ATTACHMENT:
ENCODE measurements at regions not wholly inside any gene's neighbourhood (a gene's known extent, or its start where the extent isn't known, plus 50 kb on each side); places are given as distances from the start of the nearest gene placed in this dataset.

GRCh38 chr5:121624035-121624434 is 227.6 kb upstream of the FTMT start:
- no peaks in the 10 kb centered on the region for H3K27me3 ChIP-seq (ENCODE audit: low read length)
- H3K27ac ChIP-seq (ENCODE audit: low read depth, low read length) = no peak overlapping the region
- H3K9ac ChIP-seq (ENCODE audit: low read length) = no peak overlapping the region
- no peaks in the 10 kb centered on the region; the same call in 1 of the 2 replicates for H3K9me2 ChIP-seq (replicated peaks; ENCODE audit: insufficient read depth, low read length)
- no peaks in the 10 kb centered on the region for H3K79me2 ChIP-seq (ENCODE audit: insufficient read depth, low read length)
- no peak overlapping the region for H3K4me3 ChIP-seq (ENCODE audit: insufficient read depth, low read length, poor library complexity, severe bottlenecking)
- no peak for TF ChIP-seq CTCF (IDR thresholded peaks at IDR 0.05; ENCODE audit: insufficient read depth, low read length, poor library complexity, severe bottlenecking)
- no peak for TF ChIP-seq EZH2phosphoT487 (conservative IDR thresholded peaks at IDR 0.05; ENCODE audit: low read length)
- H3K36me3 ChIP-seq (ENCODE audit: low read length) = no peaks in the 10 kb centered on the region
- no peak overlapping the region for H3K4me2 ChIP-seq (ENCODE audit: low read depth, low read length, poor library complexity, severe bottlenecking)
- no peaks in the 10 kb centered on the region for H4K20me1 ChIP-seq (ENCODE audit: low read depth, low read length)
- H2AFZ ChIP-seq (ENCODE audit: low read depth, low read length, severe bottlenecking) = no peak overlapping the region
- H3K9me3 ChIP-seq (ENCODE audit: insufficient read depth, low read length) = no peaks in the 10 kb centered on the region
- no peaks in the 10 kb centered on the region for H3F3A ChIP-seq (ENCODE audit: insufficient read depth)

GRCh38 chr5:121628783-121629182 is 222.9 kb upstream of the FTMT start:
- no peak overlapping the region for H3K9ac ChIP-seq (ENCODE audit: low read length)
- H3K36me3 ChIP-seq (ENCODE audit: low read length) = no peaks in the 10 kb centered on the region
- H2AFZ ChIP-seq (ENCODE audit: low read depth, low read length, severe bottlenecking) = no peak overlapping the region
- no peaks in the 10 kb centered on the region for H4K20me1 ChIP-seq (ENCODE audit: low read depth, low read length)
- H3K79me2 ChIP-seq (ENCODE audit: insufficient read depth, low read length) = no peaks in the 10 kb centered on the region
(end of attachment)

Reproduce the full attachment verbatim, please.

ENCODE measurements at regions not wholly inside any gene's neighbourhood (a gene's known extent, or its start where the extent isn't known, plus 50 kb on each side); places are given as distances from the start of the nearest gene placed in this dataset.

GRCh38 chr5:121624035-121624434 is 227.6 kb upstream of the FTMT start:
- no peaks in the 10 kb centered on the region for H3K27me3 ChIP-seq (ENCODE audit: low read length)
- H3K27ac ChIP-seq (ENCODE audit: low read depth, low read length) = no peak overlapping the region
- H3K9ac ChIP-seq (ENCODE audit: low read length) = no peak overlapping the region
- no peaks in the 10 kb centered on the region; the same call in 1 of the 2 replicates for H3K9me2 ChIP-seq (replicated peaks; ENCODE audit: insufficient read depth, low read length)
- no peaks in the 10 kb centered on the region for H3K79me2 ChIP-seq (ENCODE audit: insufficient read depth, low read length)
- no peak overlapping the region for H3K4me3 ChIP-seq (ENCODE audit: insufficient read depth, low read length, poor library complexity, severe bottlenecking)
- no peak for TF ChIP-seq CTCF (IDR thresholded peaks at IDR 0.05; ENCODE audit: insufficient read depth, low read length, poor library complexity, severe bottlenecking)
- no peak for TF ChIP-seq EZH2phosphoT487 (conservative IDR thresholded peaks at IDR 0.05; ENCODE audit: low read length)
- H3K36me3 ChIP-seq (ENCODE audit: low read length) = no peaks in the 10 kb centered on the region
- no peak overlapping the region for H3K4me2 ChIP-seq (ENCODE audit: low read depth, low read length, poor library complexity, severe bottlenecking)
- no peaks in the 10 kb centered on the region for H4K20me1 ChIP-seq (ENCODE audit: low read depth, low read length)
- H2AFZ ChIP-seq (ENCODE audit: low read depth, low read length, severe bottlenecking) = no peak overlapping the region
- H3K9me3 ChIP-seq (ENCODE audit: insufficient read depth, low read length) = no peaks in the 10 kb centered on the region
- no peaks in the 10 kb centered on the region for H3F3A ChIP-seq (ENCODE audit: insufficient read depth)

GRCh38 chr5:121628783-121629182 is 222.9 kb upstream of the FTMT start:
- no peak overlapping the region for H3K9ac ChIP-seq (ENCODE audit: low read length)
- H3K36me3 ChIP-seq (ENCODE audit: low read length) = no peaks in the 10 kb centered on the region
- H2AFZ ChIP-seq (ENCODE audit: low read depth, low read length, severe bottlenecking) = no peak overlapping the region
- no peaks in the 10 kb centered on the region for H4K20me1 ChIP-seq (ENCODE audit: low read depth, low read length)
- H3K79me2 ChIP-seq (ENCODE audit: insufficient read depth, low read length) = no peaks in the 10 kb centered on the region